Jia Xiang offers hearty mee siam and lontong at Redhill
It is not often you hear someone rave about their favourite, or the best, mee siam or lontong. Dishes such as chicken rice, laksa, and nasi lemak, on the other hand, they have long been in the limelight, and also in the minds of many Singaporeans as time ticks towards lunch. However, you have to trust me when I say, that nestled in the silver estate of Redhill lies a hidden hawker gem, Jia Xiang.
When my good friend told me about “this damn good mee siam and lontong stall” I have to try, I was doubtful that mee siam and lontong could taste that much better than those I’ve tried thus far. However, as I approached the stall, my eyes started to dilate as I saw mountains of delicious-looking food. All I was expecting were two simple cauldrons of broth, bee hoon, and a handful of toppings. Nothing was going to put me off having two bowls to myself here.
Owners of Jia Xiang
Mdm Chen Mei Ying, 63, started helping her mother fervently every day since over 50 years ago. The stall was at the very same Redhill Food Centre which they are currently still at now. She was only 12 when she had to help with the ins and outs of the stall. Like any child that age, she was reluctant to help out but did it out of pure filial piety.
She lamented how much she hated it when her mother badgered her to help out at the stall. As a daughter of a hawker myself, I know full well the feeling of frustration – you are torn between helping your parent out as a filial child should, and going about with your usual “business”. Life has its own humorous way of teaching lessons; Mdm Chen is now in the exact same situation as her own mother, wishing her son would be the third-generation hawker and take over the running of the stall.
Mdm Chen’s source of joy stems from her customers. She loves seeing them enjoying her food and is even more satisfied when they savour the dish to the very last drop of the broth. Whenever she mentions celebrities who come to her stall, her eyes sparkle as well. These little bouts of joyous occasions really fuel her passion to continue the tough but rewarding job of a hawker.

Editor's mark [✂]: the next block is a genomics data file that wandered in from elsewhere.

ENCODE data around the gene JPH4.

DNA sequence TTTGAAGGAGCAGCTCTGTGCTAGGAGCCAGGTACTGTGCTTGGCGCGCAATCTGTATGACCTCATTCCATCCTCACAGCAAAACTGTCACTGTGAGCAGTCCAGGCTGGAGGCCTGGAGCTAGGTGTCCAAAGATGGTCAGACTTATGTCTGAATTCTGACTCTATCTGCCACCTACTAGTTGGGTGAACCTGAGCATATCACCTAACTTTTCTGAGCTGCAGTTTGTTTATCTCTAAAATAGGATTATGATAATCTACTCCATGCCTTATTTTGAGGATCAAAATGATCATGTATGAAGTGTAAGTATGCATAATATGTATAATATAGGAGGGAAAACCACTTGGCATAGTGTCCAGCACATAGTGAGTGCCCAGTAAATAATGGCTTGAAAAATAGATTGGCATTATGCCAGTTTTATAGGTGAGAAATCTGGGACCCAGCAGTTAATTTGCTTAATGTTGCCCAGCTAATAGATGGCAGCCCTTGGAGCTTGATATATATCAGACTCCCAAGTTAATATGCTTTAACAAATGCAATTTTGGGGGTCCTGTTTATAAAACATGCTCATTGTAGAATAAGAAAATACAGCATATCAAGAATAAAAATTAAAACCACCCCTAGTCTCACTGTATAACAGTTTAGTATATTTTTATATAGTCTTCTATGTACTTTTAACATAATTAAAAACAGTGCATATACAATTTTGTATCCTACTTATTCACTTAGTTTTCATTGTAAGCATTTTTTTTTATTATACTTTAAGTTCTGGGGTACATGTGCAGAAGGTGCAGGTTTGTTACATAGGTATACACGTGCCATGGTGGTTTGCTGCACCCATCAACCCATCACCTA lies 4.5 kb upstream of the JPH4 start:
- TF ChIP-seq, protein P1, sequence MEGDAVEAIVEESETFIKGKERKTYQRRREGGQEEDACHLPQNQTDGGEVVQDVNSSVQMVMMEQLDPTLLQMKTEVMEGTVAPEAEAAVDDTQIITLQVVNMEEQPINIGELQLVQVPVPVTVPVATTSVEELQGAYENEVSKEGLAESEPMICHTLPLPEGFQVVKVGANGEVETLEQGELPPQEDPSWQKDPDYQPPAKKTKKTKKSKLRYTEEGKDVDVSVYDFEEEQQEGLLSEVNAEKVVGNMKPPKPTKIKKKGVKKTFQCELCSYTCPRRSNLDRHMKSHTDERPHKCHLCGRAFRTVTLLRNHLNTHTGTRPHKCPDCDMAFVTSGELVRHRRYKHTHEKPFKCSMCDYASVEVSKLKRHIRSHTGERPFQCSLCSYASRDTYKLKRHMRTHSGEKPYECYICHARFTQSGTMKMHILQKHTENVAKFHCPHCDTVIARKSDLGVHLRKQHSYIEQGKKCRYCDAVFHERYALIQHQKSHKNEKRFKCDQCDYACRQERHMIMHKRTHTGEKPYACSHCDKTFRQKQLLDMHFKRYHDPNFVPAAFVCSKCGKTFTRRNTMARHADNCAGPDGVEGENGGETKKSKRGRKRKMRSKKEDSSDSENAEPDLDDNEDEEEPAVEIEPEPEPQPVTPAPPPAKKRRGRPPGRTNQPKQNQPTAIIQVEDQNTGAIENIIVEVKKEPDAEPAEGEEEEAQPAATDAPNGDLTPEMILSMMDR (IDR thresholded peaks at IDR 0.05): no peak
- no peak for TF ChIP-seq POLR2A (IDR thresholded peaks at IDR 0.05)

I could tell from the motherly grin paired with her adorable smize, that Mdm Chen is a very positive and cheerful individual. When asked about her daily struggles, she mentioned that there wasn’t really that much of one. I tried probing further, asking if there are any times that she felt sick, she replied that she does not let it bother. She does not ask for a day of rest as she feels responsible to cook for her faithful patrons.
A usual day for the mother and son duo starts from 7am. Knowing that their working customers love taking away a packet or two for lunch or even dinner, they prep their ingredients early every morning to keep them fresh. Mdm Chen takes pride in looking out for their customers. Her son chimed in about how they keep the sugar and salt levels down as well, just to suit the dietary needs of their elderly customers. Their customers seem to always be on their minds.
The broths for the mee siam and lontong take them three full hours to prepare. Other ingredients such as hard-boiled eggs, fried eggs, tau pok, tau kwa, rice cake, ngo hiang, fried croutons, belachan, and sambal are prepared in-house as well. They are then displayed like mountains under the orange glow of spotlights. These ingredients are generously doused onto their signature dishes, making them the most zhnged-up mee siam and lontong I’ve ever seen. I mean, have you ever seen both chilli and eggs made two ways for mee siam or lontong? I haven’t.